• Annie Wood

I Hear Ya, Susan!

Classic TV, women, stories and art. #women #womeninart #listening #sidandmartykrofft


When I was a kid, show creators, Sid and Marty Krofft made a bunch of memorable TV shows for children, Sigmund and the Sea Monsters, The Bugaloos, H.R. PuffnStuf and one of my favorites, Wonderbug.


Wonderbug was about a magical car and three best friends, Barry, C.C. and Susan. One of the recurring comedic bits in the show was that whenever Susan had a great idea, one of the guys would interrupt her and say, Hey wait a minute! I have a great idea! And then the guy would proceed to say the exact same thing that Susan had just said and take full credit for the idea. Then the two guys would take off, leaving Susan behind to mumble to herself, Why do I even bother?

My six year old self would scream at the television, That was Susan’s idea! Can't you hear her?!


I kept watching Wonderbug hoping that Susan would finally get the credit that she so rightfully deserved. I can’t remember if that ever happened. I do remember that in my own life, with my two brothers and with other boys in the world, when I wasn’t being heard I thought to myself, This is just like what happens to Susan! The show was a training ground I suppose, a glimpse at what the world looked like at the time for an outspoken girl.


As I got older, I remember sharing my grand ideas about the world to the men in my life. Some absolutely cared about the things I had to say, but before I met them, there were a whole slew of men who would watch my mouth move when I spoke like they were appreciating an amusing mouth performance, void of sound. Sometimes I felt like I could read their thoughts, Keep talking, you feisty, adorable thing, if I find something useable, i’ll take it and promptly forget where I heard it first. You know, like what happens to Susan. That six year old inside of me started screaming again, Can't you hear me?!


Several years ago when I first read about the Hollywood movie star, Hedy Lamarr’s frequency hopping invention that led to the technology we now use for Wi-Fi and bluetooth, I started asking people around me if they knew about this. Most of the older men I asked immediately commented on how beautiful Hedy Lamarr was. True, she was. Don’t get me wrong, beauty is a beautiful thing. I’m a fan! I appreciate the beauty in nature, animals, emotions and even humans, but I was asking about something else. Did they know about this other thing? I’m happy that a documentary was made about Hedy's life, Bombshell, directed by Alexandra Dean (find it on Netflix!) Now more people will know about Hedy’s beautiful brain, as well as her beautiful face.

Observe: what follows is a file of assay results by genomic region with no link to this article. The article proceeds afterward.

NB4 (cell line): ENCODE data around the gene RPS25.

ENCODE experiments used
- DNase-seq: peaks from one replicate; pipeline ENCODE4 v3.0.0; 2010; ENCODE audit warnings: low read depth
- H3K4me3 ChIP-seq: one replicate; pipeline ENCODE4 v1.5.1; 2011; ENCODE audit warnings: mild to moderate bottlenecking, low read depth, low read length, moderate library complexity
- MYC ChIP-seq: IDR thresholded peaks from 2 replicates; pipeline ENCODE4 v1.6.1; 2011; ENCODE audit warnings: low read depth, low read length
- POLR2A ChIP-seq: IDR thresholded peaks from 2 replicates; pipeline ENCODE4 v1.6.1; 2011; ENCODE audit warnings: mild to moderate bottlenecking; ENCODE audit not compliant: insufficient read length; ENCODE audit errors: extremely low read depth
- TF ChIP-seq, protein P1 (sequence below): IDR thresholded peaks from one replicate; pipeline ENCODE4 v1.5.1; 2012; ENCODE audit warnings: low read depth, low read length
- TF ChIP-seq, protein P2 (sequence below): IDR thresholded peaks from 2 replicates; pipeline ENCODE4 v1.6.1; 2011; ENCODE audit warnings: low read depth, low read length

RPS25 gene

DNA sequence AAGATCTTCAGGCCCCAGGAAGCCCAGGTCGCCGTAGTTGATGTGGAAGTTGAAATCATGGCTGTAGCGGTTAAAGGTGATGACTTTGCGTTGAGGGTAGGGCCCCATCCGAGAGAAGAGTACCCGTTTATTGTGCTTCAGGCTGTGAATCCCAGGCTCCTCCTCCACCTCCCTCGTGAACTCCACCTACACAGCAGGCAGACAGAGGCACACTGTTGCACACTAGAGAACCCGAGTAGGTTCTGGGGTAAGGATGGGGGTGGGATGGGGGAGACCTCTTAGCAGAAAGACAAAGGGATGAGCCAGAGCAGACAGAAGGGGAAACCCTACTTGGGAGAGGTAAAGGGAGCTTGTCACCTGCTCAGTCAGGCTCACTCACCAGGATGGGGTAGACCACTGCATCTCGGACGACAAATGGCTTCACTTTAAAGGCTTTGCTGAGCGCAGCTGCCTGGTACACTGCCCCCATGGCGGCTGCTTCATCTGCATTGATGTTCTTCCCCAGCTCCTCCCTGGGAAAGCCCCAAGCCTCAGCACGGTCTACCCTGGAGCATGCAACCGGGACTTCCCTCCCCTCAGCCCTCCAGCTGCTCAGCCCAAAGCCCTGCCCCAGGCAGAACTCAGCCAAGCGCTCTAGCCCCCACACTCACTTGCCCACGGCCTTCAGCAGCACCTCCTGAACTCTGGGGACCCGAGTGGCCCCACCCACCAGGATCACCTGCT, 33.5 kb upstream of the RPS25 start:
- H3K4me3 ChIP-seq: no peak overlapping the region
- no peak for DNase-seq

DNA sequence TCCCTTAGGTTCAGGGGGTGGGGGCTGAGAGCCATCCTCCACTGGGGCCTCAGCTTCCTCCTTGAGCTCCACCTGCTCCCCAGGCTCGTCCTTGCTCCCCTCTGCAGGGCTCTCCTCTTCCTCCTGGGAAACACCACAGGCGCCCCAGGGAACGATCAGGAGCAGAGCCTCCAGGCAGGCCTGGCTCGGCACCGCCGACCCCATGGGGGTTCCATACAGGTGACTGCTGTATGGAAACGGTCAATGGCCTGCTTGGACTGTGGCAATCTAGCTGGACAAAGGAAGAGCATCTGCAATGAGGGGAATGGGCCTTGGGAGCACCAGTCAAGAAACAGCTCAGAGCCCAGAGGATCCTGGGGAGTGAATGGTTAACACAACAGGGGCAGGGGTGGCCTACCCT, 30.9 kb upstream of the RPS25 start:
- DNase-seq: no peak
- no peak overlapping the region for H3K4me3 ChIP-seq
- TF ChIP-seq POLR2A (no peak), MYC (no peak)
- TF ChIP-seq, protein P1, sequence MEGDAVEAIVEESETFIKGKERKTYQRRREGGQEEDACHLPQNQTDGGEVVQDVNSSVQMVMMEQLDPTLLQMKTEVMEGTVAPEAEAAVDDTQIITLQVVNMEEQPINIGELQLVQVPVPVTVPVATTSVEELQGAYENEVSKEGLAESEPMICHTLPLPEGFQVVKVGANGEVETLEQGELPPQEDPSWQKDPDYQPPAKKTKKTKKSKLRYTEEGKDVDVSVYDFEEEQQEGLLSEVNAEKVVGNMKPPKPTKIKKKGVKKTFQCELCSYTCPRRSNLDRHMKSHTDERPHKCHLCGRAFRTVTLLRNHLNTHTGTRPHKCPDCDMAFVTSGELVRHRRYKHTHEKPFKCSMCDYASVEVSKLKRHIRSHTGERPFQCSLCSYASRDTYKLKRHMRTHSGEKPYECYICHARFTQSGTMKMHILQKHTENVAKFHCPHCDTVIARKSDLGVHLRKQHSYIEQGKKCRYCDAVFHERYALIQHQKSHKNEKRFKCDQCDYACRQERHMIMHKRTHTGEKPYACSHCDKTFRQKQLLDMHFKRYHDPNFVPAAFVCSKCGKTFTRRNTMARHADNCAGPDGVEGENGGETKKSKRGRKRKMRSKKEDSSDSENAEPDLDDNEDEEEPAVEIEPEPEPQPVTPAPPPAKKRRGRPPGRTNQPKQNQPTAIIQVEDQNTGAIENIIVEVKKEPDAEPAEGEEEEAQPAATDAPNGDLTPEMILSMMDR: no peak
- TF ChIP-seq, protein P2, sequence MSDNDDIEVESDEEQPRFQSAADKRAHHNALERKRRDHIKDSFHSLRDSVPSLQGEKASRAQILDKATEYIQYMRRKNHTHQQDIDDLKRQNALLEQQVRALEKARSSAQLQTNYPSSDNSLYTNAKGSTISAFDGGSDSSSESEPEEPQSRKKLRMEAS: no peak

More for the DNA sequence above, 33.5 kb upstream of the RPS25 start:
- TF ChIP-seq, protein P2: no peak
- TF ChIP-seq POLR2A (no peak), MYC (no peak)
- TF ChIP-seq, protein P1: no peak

I’m hopeful that these past oversights are distant memories of how things once were for women. An embarrassing history lesson from a time when respect and attention were easily given to men, but not so much for women. A time when what a woman looked like was always far more interesting than what she had to say. A time when women weren’t compensated as much as men for the same amount of work.

Oh, that crazy past of ours!



Anyway, it all got me thinking about the amazing women that came before us and what their beautiful brains were up to.


In my upcoming art installation, Pardon Me While I Blaze Some Trails, I showcase ten, diverse, trailblazing women, visually revealing aspects of their story that go beyond their exteriors. I aim to honor them through art and keep the spotlight squarely centered on these women’s voices, through this woman’s voice.


It’s time to listen.


Do it for Susan.


You can learn more about my project in this video I made:



And you can help support it here: Pardon Me While I Blaze Some Trails.




Thanks for reading! I love you and all of your beautiful brains!

XO,

Annie


2020
 Knock on Wood Productions